A Q&A with Ellis Johnson
Singer-songwriter from across the Pennines, carving his own niche…
How did you get the title of your latest release, and what does it mean to you?
‘Something Criminal’ came when I was writing the lyrics. I was going to call it ‘criminal’ at first, but it sounded a bit too dodgy! It’s not written from personal experience at all, but I guess the focus is around the feeling of insecurity, and the need for reassurances. Which I can relate to, and I’m sure a lot of people can.
What was the hardest part about putting this release together, and why?
Nothing about the release was particularly difficult, the hardest part is getting it heard, when you know that if it was heard, a lot of people would most probably like it.
Who produced the release – what did they bring to it?
I had previously recorded a version of the track myself, and although the vision is the same, the guys from The Animal Farm in London, really helped shine lights on all the aspects of the song, bringing it to life.
What do you want the listener to take away from listening to your music?
At a very basic level of listening, I hope they enjoy the music enough to want to hear it again! But in more depth, hope it can be helpful. Music can be such a positive outlet and it’s beautiful enough to be yours to interpret. Some people may hear it as a ‘Fuck you’ song, some people may hear it as a pick me up song, but the point is that it’s ok to struggle, and have things that hurt in life, but it’s even more ok and important to talk about it. We all have our unique quirks, but we’re not all that different that someone won’t understand how you feel, or at the very least, just listen to you.
How does a track normally come together?
Each song is different really, sometimes the music comes first, sometimes I’ll hear something that inspires me to write lyrics, and weirdly enough sometimes I can wake up in the middle of the night with a random idea, that I just have to record there and then, sometimes they are sh*t ideas! But sometimes they’re pretty good and worth keeping! It’s always funny to look back on the idea later on that day, and it makes you question the mystery of the mind, because you could be in some lucid state where the idea seems genius, but then taking a step back, and looking at it or hearing it with new refreshed senses, it can reveal a big fat bag of dog sh*t. Which I don’t think there is a market for.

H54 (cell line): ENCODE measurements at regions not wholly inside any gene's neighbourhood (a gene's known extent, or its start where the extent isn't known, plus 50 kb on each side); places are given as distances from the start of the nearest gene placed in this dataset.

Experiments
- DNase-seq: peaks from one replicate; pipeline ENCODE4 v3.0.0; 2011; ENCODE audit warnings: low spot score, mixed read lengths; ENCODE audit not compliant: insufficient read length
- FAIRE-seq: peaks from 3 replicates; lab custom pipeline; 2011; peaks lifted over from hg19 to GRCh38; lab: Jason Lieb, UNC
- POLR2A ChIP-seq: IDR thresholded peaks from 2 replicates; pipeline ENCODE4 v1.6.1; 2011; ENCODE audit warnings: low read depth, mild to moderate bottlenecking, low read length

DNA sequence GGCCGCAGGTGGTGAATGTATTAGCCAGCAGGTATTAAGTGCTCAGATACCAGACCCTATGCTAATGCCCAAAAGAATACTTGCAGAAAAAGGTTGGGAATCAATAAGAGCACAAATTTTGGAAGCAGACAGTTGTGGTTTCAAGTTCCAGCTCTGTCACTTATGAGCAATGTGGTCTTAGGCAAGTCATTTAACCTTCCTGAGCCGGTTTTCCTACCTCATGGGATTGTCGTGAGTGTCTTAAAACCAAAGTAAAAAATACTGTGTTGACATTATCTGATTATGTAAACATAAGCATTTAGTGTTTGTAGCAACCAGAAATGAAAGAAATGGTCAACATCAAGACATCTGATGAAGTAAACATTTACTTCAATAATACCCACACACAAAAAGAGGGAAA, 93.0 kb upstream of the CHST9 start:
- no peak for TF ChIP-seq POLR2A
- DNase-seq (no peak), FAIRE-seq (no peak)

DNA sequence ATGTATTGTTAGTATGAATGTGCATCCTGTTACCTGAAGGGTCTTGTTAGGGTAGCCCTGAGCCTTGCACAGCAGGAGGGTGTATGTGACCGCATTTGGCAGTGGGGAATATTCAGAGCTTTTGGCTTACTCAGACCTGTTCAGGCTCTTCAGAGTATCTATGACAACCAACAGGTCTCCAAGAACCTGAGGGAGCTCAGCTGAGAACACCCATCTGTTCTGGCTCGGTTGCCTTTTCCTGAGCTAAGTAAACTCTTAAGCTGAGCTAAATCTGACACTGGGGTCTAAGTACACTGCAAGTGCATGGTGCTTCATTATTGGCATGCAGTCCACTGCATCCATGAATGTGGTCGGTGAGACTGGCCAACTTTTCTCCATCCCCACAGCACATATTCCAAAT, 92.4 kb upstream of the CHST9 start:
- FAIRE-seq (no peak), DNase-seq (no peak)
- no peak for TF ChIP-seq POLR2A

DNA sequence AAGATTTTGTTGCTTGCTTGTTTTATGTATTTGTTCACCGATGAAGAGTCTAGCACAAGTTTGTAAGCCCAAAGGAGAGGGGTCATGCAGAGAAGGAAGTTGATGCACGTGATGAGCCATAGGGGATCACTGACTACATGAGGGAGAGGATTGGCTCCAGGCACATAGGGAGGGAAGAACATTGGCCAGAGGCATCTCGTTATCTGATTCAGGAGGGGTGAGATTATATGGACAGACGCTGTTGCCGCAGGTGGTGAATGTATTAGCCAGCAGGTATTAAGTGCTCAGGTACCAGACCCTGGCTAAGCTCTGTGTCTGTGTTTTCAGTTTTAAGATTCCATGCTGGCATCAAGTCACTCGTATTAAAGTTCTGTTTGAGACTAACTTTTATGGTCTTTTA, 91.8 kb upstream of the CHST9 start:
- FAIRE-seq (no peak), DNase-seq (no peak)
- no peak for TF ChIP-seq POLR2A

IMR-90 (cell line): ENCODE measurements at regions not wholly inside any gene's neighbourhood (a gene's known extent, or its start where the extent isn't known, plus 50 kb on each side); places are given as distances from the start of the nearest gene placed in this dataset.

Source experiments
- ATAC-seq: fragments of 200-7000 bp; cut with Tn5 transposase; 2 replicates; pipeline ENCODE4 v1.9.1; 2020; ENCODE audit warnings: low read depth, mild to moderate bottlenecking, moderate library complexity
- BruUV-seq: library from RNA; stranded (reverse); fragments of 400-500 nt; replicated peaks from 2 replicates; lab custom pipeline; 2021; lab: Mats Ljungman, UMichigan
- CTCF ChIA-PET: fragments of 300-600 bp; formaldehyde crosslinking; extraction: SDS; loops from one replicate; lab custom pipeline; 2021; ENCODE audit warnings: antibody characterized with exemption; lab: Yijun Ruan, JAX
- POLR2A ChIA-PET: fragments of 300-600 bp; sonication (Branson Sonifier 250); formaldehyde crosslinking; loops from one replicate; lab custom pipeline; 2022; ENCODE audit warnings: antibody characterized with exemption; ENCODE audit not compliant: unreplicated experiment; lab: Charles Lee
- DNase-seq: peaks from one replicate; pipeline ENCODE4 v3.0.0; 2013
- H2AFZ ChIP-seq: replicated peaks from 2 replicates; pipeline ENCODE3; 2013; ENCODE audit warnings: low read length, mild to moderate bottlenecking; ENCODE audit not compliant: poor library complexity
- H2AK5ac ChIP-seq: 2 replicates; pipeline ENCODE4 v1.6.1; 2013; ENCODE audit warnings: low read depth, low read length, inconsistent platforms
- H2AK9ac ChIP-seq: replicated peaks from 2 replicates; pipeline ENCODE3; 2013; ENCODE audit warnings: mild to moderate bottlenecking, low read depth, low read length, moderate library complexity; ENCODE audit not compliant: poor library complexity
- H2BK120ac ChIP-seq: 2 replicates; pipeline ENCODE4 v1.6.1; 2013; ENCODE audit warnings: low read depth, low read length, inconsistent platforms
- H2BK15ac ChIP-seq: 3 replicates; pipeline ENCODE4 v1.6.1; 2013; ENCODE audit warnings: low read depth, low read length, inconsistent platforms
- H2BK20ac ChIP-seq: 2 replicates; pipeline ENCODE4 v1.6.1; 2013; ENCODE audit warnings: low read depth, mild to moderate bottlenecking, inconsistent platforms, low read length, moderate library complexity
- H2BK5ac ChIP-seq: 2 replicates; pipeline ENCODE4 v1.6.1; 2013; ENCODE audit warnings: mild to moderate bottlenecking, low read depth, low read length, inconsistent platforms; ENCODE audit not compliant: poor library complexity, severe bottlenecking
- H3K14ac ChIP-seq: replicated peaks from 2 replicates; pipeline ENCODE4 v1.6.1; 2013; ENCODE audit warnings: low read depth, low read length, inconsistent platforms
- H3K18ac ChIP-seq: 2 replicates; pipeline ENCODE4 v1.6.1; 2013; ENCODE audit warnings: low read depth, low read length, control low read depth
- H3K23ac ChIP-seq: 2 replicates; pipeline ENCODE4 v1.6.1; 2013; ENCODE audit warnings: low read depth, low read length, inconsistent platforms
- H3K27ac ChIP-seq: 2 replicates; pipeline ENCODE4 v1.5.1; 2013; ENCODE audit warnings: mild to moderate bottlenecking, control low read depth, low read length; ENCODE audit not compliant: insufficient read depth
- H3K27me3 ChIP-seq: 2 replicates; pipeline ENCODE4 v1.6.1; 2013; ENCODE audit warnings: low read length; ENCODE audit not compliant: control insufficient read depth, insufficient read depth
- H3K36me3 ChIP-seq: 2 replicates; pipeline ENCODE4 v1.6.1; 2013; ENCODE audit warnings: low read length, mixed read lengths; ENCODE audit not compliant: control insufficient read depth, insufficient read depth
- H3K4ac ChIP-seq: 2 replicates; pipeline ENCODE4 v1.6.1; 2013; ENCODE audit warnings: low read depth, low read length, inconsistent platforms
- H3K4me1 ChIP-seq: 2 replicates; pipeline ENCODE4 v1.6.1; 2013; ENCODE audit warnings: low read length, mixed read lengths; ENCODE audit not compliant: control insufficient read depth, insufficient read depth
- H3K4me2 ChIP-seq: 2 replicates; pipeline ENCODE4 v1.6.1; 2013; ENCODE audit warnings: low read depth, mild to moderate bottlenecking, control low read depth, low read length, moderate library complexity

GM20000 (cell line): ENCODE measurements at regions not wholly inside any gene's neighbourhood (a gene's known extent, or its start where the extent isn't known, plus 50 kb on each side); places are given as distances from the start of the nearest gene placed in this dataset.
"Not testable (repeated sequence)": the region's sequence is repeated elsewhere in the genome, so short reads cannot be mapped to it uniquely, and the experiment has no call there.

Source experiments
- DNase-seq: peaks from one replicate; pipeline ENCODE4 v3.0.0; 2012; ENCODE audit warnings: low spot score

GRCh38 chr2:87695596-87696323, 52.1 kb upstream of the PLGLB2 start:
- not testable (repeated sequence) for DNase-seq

Can you tell us something about the process?
I kind of answered it in the previous question, but I guess what I was trying to say, is it always comes from an initial idea, whether that be lyrical or musical, it always forms a skeleton or blueprint towards something that may be workable into a piece of music. My phone is absolutely full of voice notes, of me singing or humming. If anyone heard them I’m pretty sure they would deem me certifiable, but I understand what each hum or beatbox means! And the fun thing is, sometimes I will completely forget about an idea, go back and listen to it and maybe misinterpret it for something else but then that becomes an idea anyway! In answer to your question I don’t really know.
What band/artists have influenced you the most since you started this project, and why?